World looks to the skies as 'blood moon' eclipse begins


The longest total lunar eclipse of the century will take place on Friday night, and most of the rest of the world will get a chance to glimpse it. The next lunar eclipse of such a length is due in 2123. From 1:15am to 2:43am, the moon will be in the middle of the Earth's shadow and will appear reddish in colour.

So where can you see the total lunar eclipse? The best views are reserved for people in east Africa.

The Weather Channel will host a live stream on its app beginning at 4 p.m. EDT on July 27 so people can watch on their phones. Mars is also at its closest approach to Earth this week since 2003, making it appear bigger and brighter.

When was the last blood moon?

"It will be the century's longest total lunar eclipse with a whopping one hour and 43 minutes in totality".

Read on to find out all you need to know about the blood moon tonight.

"In the middle of a lunar eclipse it can look as if a red planet has taken up residence near the Earth - they are both eerie and lovely", said Robert Massey of the Royal Astronomical Society in London.

'They will move through reasonably quickly but if that coincides with the peak moment of the eclipse, they could obscure the moon'.

A super blood moon in Malmö in 2015. Friday's blood moon won't be as big
A super blood moon in Malmö in 2015. Friday's blood moon won't be as big

"Although there is a lunar eclipse visible from New Zealand every couple of years, on average, being located in the right place to see a celestial peculiarity like a selenelion is much less frequent, and very few people have witnessed one".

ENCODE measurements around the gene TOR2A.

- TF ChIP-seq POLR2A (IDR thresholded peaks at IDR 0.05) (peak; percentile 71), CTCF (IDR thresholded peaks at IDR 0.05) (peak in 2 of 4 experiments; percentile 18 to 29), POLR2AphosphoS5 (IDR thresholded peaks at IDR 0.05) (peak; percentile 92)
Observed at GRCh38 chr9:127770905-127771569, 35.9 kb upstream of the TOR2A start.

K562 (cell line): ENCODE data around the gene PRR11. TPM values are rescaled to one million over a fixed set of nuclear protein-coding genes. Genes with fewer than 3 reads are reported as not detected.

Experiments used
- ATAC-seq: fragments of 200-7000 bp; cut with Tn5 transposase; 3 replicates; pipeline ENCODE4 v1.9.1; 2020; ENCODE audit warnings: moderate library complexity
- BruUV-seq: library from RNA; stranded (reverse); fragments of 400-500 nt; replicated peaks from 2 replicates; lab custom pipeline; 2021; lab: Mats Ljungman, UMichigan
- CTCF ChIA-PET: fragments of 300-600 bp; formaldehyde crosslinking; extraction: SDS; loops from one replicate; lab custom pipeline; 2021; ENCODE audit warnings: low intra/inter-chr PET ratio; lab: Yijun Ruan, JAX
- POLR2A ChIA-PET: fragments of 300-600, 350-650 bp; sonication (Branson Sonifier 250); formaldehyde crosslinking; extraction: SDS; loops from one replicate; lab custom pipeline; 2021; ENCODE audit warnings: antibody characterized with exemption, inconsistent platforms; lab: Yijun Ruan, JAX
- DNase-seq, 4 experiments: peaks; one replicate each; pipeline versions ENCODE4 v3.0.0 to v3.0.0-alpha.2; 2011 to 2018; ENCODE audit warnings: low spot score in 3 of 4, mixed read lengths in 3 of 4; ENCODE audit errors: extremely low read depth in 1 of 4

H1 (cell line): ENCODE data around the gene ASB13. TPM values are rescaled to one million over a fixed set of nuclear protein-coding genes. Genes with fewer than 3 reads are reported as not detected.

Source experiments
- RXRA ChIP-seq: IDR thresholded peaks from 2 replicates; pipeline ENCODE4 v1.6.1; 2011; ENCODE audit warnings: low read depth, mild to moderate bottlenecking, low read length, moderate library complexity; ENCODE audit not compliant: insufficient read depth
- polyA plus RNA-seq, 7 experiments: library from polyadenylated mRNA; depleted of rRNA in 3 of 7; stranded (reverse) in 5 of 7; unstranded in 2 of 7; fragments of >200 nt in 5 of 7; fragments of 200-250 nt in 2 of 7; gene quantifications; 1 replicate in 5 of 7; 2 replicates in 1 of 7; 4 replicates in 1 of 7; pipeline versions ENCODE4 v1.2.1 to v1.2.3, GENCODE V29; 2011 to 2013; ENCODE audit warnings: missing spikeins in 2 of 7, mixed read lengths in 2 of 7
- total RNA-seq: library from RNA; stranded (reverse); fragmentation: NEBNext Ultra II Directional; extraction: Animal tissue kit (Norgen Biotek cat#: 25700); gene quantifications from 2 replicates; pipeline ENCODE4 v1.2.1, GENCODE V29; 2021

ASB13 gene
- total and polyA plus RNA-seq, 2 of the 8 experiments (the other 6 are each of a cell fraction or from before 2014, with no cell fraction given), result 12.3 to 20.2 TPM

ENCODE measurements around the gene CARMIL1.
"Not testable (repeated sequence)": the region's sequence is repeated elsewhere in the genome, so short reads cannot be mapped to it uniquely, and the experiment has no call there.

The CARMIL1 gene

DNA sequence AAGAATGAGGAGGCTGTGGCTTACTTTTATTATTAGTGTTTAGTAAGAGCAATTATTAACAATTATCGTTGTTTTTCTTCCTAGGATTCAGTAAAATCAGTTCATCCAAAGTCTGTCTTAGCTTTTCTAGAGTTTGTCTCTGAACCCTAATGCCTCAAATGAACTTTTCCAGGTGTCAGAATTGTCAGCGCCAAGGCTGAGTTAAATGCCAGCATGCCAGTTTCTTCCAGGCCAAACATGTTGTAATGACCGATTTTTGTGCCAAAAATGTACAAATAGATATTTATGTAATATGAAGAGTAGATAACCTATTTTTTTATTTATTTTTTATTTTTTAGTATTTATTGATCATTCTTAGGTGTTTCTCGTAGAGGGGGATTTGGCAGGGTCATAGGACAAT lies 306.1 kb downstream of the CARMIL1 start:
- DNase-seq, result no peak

When the three celestial bodies are perfectly lined up, however, the Earth's atmosphere scatters blue light from the sun while refracting or bending red light onto the moon, usually giving it a rosy blush.

The next time a similarly extended eclipse will happen again is in 2025. The only light reflected from the lunar surface has been refracted by Earth's atmosphere. There will be another guest during the eclipse, as Mars will glow brightly, giving some unforgettable moments to skywatchers all over the world. In fact, this phenomenon of the moon appearing small is called micro moon.

Unlike a solar eclipse where spectators are advised to wear sunglasses, lunar eclipses are completely safe to the naked eye, so enjoy!

If you are lucky, you may be able to catch some shooting stars associated with the Perseids, an annual meteor shower, while the Moon is totally eclipsed.

Then there are partial eclipses, where just part of the moon passes through the dark umbra, or shadow.

In addition, the event will also be visible in parts of South-America, parts of Europe, Africa, Asia, Australia.